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City shifts gears with new school zone signs

Example of the variable speed limit signs that will be installed in Federal Way school zones. - Courtesy image
Example of the variable speed limit signs that will be installed in Federal Way school zones.
— image credit: Courtesy image

The Federal Way City Council, during its Aug. 6 meeting, approved a change to its school zone enhancement plan.

The council approved the city staff's recommendation to purchase and install "variable readout" signs at a number of school zones throughout the city. The plan had previously called for the purchase and installation of "blank out" signs similar to the ones encountered on I-5 outside of Seattle.

However, that plan was scrapped after the city learned of a number of issues in dealing with the vendor of those signs, said Rick Perez, senior traffic engineer for the city.

The Washington State Department of Transportation's (WSDOT) experience with these blank out signs has not been that favorable, Perez said.

"The vendor did not make their delivery dates, not by a long shot actually, and the equipment has not been terribly reliable," he said.

Perez said the city of Renton had found another vendor for the blank out signs, but that the customer service experience with that vendor was even worse.

"That vendor had been slow to deliver, basically, what's promised in two weeks ends up being closer to six months. The software has a few bugs in it, and the vendor has not been particularly responsive to resolving these issues," he said. "And it has been particularly troublesome for (the city of Renton) in their photo enforcement locations."

Perez noted that neither city staff nor King County staff had been able to find another vendor of the "blank out" signs, which meant the shift to the variable readout signs.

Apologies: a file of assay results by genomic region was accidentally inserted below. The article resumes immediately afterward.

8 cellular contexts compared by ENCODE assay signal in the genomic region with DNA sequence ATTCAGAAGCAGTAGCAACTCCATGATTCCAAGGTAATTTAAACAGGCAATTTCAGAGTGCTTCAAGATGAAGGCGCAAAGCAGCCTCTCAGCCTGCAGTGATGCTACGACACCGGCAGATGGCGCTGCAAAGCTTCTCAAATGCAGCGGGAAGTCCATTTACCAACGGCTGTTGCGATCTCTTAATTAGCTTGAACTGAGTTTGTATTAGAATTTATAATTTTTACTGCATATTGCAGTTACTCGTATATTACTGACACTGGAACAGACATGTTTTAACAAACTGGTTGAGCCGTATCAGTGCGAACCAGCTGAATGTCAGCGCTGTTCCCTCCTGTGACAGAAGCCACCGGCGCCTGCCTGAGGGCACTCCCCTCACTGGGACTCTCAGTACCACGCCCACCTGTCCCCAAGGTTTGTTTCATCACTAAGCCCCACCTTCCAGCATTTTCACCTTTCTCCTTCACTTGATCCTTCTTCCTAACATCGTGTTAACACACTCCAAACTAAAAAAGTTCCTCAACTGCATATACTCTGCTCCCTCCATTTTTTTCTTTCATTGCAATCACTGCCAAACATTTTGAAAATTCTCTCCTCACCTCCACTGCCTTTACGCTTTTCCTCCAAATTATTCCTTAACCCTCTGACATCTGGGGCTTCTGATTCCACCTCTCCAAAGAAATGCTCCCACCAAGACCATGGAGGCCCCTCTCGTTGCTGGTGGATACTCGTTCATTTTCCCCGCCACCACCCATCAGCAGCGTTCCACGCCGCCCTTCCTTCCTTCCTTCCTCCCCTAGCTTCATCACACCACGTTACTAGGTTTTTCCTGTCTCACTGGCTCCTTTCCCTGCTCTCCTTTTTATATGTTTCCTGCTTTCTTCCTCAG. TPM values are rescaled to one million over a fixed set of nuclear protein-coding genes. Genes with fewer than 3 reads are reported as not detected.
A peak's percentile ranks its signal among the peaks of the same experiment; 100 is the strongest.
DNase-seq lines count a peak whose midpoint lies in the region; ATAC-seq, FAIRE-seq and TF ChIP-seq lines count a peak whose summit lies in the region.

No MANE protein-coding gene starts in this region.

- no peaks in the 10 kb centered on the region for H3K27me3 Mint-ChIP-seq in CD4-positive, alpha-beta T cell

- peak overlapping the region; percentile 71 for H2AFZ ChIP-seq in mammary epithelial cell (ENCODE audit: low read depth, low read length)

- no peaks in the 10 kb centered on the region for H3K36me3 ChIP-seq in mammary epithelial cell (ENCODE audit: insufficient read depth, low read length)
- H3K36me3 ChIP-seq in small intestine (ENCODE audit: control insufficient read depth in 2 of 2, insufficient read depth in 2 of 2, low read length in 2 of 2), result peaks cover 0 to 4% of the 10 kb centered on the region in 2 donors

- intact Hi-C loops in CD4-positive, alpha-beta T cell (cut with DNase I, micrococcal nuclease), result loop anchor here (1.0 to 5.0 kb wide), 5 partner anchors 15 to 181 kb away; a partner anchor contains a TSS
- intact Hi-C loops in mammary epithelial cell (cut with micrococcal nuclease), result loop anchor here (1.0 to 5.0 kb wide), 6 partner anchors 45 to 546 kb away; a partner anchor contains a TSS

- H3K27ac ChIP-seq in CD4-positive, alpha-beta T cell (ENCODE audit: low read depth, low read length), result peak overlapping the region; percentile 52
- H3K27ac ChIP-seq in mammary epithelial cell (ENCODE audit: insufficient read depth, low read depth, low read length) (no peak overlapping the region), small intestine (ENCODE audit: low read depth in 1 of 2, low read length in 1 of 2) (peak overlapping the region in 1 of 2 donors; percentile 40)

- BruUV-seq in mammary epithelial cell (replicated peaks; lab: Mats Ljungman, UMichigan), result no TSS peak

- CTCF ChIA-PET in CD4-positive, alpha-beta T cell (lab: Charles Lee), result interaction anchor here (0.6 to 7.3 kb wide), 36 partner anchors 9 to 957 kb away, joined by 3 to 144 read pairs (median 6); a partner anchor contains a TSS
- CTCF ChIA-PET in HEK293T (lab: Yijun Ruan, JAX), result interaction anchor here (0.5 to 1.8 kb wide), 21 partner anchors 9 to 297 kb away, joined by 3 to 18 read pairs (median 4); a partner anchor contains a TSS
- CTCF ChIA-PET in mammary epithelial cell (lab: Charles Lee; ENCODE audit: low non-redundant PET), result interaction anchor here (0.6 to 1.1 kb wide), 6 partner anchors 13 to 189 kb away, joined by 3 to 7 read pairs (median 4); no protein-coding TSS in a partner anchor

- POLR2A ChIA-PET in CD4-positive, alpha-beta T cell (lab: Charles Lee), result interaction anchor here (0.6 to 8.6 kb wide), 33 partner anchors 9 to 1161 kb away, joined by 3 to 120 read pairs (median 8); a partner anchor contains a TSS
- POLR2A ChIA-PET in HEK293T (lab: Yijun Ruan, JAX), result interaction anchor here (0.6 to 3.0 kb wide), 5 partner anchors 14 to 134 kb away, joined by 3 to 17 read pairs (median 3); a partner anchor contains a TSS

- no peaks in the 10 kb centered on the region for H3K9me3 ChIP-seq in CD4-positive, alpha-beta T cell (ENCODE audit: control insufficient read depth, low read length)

"Basically it's a speed limit sign that has a digital readout for the number, so it would read…20 mph when the school zone is in effect," he said, noting that the message would change in most cases to indicate a speed limit of 35 mph for non-school hours.

Perez said installation of these variable readout signs would likely be completed by the end of October.

Along with this, Perez updated the council on the improvements being made to six schools in the city this summer: Saghalie Middle School, Spring Valley Montessori, Twin Lakes Elementary, Brooklake Christian School, Panther Lake Elementary and Sacajawea Middle School. The improvements being implemented at these schools include larger school zone signs, and advance warning signs that notify people there's a school zone ahead.

There were also some retrofits that will upgrade the pedestrian crossings at Saghalie, Perez added, while school zone flashers are being added to Dash Point Road near Sacajawea.

"The rectangular flashing beacons for Saghalie and the school zone flashers for Sacajawea, in both cases the equipment has been ordered," Perez said. "Delivery is expected in mid-August, and construction is to be completed by the end of August."

The school zone enhancement plan is being carried out on a school by school basis, with an annual average cost of $215,000 a year, according to the city.

 

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